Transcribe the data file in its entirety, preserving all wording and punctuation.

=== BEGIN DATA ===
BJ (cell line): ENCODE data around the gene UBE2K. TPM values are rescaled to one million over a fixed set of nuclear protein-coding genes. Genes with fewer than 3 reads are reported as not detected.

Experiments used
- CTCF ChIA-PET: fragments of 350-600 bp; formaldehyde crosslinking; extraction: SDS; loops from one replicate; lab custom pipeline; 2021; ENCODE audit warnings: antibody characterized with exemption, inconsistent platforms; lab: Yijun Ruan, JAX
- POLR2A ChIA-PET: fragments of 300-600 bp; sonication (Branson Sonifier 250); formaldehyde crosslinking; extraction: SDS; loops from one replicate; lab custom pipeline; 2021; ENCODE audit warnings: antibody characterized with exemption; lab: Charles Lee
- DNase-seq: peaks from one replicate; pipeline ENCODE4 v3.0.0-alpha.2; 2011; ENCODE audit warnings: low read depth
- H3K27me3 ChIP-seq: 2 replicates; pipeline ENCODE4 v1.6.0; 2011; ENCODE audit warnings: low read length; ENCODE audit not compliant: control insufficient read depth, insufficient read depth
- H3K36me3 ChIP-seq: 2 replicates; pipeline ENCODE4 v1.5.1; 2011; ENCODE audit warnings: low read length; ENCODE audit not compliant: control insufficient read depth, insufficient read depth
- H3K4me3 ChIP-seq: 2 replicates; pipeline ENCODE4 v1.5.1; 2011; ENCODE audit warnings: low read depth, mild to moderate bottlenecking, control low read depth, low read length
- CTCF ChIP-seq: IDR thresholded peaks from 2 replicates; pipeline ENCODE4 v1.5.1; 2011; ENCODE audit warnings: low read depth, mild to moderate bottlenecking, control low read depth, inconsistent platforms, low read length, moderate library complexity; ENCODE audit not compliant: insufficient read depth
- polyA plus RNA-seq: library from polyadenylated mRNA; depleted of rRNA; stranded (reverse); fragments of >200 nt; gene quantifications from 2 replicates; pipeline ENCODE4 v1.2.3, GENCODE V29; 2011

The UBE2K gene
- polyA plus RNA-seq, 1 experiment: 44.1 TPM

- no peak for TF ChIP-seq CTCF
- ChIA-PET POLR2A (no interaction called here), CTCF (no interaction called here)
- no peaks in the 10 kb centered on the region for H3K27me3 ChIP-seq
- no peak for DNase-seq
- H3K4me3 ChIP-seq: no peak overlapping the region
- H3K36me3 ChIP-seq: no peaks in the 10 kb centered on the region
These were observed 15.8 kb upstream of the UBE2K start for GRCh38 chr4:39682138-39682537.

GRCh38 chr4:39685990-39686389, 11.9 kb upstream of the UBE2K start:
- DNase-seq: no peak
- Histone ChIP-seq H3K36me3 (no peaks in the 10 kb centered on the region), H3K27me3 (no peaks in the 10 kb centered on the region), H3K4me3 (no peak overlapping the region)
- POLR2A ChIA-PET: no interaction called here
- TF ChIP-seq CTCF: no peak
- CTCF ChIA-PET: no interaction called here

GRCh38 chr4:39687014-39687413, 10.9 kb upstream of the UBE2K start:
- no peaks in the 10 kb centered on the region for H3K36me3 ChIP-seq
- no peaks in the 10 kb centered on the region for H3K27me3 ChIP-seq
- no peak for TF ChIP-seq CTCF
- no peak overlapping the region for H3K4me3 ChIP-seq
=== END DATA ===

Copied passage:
BJ (cell line): ENCODE data around the gene UBE2K. TPM values are rescaled to one million over a fixed set of nuclear protein-coding genes. Genes with fewer than 3 reads are reported as not detected.

Experiments used
- CTCF ChIA-PET: fragments of 350-600 bp; formaldehyde crosslinking; extraction: SDS; loops from one replicate; lab custom pipeline; 2021; ENCODE audit warnings: antibody characterized with exemption, inconsistent platforms; lab: Yijun Ruan, JAX
- POLR2A ChIA-PET: fragments of 300-600 bp; sonication (Branson Sonifier 250); formaldehyde crosslinking; extraction: SDS; loops from one replicate; lab custom pipeline; 2021; ENCODE audit warnings: antibody characterized with exemption; lab: Charles Lee
- DNase-seq: peaks from one replicate; pipeline ENCODE4 v3.0.0-alpha.2; 2011; ENCODE audit warnings: low read depth
- H3K27me3 ChIP-seq: 2 replicates; pipeline ENCODE4 v1.6.0; 2011; ENCODE audit warnings: low read length; ENCODE audit not compliant: control insufficient read depth, insufficient read depth
- H3K36me3 ChIP-seq: 2 replicates; pipeline ENCODE4 v1.5.1; 2011; ENCODE audit warnings: low read length; ENCODE audit not compliant: control insufficient read depth, insufficient read depth
- H3K4me3 ChIP-seq: 2 replicates; pipeline ENCODE4 v1.5.1; 2011; ENCODE audit warnings: low read depth, mild to moderate bottlenecking, control low read depth, low read length
- CTCF ChIP-seq: IDR thresholded peaks from 2 replicates; pipeline ENCODE4 v1.5.1; 2011; ENCODE audit warnings: low read depth, mild to moderate bottlenecking, control low read depth, inconsistent platforms, low read length, moderate library complexity; ENCODE audit not compliant: insufficient read depth
- polyA plus RNA-seq: library from polyadenylated mRNA; depleted of rRNA; stranded (reverse); fragments of >200 nt; gene quantifications from 2 replicates; pipeline ENCODE4 v1.2.3, GENCODE V29; 2011

The UBE2K gene
- polyA plus RNA-seq, 1 experiment: 44.1 TPM

- no peak for TF ChIP-seq CTCF
- ChIA-PET POLR2A (no interaction called here), CTCF (no interaction called here)
- no peaks in the 10 kb centered on the region for H3K27me3 ChIP-seq
- no peak for DNase-seq
- H3K4me3 ChIP-seq: no peak overlapping the region
- H3K36me3 ChIP-seq: no peaks in the 10 kb centered on the region
These were observed 15.8 kb upstream of the UBE2K start for GRCh38 chr4:39682138-39682537.

GRCh38 chr4:39685990-39686389, 11.9 kb upstream of the UBE2K start:
- DNase-seq: no peak
- Histone ChIP-seq H3K36me3 (no peaks in the 10 kb centered on the region), H3K27me3 (no peaks in the 10 kb centered on the region), H3K4me3 (no peak overlapping the region)
- POLR2A ChIA-PET: no interaction called here
- TF ChIP-seq CTCF: no peak
- CTCF ChIA-PET: no interaction called here

GRCh38 chr4:39687014-39687413, 10.9 kb upstream of the UBE2K start:
- no peaks in the 10 kb centered on the region for H3K36me3 ChIP-seq
- no peaks in the 10 kb centered on the region for H3K27me3 ChIP-seq
- no peak for TF ChIP-seq CTCF
- no peak overlapping the region for H3K4me3 ChIP-seq